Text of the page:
Fig. 1 shows the calculated T _{c} and α as a function of hole concentration n _{H} for some typical monolayer cuprates. As shown, T _{c} initially increases with increasing n _{H} to a maximum around an optimal doping level n _{H} ^{opt} and then decreases with further increasing n _{H}. This parabolic relation between T _{c} and n _{H} agrees well with experimental observations in general. The maximum in the T _{c} versus n _{H} curves is shifted toward smaller n _{H} values among these materials, in remarkable agreement with experiment. This behavior implies that the diluted optimal hole concentration is in favor of the higher value of the maximum T _{c} when a material is optimally doped. Because t′ _{eff} in dispersion is the only other parameter used in calculation, the different T _{c} behaviors of these materials should come from their electronic structure. This character provides an explicit interpretation for the role played by the “chemistry” in determining the maximum T _{c} via the effect on the electronic structure, as early suggested by Phillips (28, 29).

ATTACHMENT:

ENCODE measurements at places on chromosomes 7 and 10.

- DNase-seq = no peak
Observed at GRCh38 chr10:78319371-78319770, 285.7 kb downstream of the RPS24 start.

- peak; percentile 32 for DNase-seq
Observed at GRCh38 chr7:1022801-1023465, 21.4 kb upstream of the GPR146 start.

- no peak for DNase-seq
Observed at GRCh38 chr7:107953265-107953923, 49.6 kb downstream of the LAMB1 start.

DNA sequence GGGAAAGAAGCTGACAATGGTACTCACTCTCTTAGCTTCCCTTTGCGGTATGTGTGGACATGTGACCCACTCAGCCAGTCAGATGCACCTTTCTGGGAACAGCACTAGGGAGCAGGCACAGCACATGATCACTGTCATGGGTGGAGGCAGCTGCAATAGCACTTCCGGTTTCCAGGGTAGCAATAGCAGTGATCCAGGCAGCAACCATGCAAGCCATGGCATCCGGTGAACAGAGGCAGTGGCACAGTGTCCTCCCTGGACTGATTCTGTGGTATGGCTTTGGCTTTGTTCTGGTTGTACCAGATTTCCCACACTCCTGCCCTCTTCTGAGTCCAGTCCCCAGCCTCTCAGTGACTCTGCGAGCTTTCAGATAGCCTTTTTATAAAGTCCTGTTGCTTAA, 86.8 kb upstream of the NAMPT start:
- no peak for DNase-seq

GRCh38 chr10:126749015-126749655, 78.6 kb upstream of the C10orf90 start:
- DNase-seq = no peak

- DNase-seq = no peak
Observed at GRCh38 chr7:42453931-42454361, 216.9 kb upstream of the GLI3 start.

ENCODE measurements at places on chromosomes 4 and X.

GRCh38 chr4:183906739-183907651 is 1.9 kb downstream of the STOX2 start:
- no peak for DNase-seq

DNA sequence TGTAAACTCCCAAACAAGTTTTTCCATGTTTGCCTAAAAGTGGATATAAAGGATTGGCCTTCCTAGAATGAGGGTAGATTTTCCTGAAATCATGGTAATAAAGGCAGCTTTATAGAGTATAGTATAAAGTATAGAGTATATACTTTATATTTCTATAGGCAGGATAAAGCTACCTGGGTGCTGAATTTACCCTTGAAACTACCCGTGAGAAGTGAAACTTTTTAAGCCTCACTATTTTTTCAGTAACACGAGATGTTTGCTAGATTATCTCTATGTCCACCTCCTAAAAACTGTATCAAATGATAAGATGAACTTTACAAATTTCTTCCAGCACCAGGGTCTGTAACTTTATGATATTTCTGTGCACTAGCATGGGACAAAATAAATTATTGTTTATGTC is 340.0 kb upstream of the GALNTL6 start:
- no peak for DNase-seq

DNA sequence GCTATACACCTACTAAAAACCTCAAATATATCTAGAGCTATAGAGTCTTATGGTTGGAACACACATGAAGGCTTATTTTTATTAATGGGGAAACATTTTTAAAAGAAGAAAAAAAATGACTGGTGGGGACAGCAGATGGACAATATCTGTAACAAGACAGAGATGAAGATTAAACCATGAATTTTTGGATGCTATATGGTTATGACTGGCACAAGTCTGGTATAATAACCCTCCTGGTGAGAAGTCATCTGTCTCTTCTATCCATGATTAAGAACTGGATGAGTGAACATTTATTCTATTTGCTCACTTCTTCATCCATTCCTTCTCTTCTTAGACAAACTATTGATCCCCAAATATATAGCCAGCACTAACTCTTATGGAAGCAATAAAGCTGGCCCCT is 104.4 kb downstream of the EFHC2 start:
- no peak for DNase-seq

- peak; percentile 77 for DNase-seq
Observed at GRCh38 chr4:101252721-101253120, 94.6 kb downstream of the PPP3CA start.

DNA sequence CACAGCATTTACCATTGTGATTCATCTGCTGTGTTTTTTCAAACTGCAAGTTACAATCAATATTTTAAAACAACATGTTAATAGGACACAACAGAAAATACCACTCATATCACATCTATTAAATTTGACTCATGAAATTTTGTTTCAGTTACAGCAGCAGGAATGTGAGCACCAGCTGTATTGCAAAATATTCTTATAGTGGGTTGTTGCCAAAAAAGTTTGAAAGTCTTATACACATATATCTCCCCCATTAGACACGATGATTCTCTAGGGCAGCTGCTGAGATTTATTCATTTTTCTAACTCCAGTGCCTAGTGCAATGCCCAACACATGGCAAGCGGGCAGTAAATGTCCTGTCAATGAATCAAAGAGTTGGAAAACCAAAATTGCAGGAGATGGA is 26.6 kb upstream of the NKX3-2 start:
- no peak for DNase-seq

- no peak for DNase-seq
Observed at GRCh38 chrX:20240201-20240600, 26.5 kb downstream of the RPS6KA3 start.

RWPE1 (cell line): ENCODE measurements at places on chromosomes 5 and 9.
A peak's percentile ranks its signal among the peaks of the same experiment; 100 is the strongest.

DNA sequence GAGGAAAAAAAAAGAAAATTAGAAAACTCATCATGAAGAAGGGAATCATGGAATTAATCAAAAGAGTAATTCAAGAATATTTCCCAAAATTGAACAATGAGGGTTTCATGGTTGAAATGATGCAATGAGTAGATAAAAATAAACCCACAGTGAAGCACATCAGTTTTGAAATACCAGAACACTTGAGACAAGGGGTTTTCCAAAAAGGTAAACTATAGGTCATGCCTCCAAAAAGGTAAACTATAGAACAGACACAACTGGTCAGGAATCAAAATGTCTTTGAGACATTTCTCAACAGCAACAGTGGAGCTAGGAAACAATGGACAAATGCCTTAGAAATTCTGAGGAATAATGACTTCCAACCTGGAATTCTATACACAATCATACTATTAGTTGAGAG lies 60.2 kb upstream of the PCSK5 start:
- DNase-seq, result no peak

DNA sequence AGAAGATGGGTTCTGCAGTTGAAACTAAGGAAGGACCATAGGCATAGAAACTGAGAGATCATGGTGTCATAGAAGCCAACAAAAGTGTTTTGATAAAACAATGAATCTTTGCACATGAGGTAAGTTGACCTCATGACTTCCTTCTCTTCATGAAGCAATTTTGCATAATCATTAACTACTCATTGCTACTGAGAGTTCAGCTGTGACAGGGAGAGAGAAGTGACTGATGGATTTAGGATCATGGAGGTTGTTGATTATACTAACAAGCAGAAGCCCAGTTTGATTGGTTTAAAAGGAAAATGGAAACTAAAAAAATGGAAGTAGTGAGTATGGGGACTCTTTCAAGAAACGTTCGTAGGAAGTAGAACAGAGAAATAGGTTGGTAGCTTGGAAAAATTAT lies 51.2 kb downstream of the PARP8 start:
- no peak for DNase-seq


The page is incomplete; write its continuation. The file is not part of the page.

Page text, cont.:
The calculated α exhibits many interesting features. The values of α are always positive over the whole doping range for all studied monolayer materials. There exists a minimum α at some doping level on the overdoped side, away from which one can find most large values of α. A significant increase in α occurs when the sample is highly underdoped or highly overdoped. In lowT _{c} groups, such as La, Bi, and singlelayer Tlbased cuprates, α does not vary monotonically with doping and its value is relatively large at optimal doping. For highT _{c} twolayer Tl and Hgbased materials, α is found to decrease monotonically with doping on the underdoped side, reaching a minimum on the overdoped side after passing through the optimal doping level, and then it is found to increase gradually when the material is highly overdoped. Such a difference is also believed to be a result of the electronic structure effect. Currently, La_{2−x}Sr_{x}CuO_{4} is the only monolayer system whose doping dependence of α is well known over the whole doping regime (2, 3, 9). Note that the experimentally observed α behavior in this system can be reproduced by the present dwave BCSlike model, except in the region near x = 0.125. The large α value at this doping level is related to the appearance of the stripe order (30), which is beyond the present theoretical treatment. Considering that the dispersion relations used are derived from short distance antiferromagnetic correlations, our model is in reality a mixture of both electronic and phononic contributions. Therefore, a phononinduced attraction combines with a hole dispersion modulated by antiferromagnetic correlations to contribute to pairing. Although the similar doping dependence of the isotope exponent can be reproduced within van Hove scenarios (31–33), the materialdependent dispersions considered here enable us to investigate the variation of the isotope effect among various cuprates.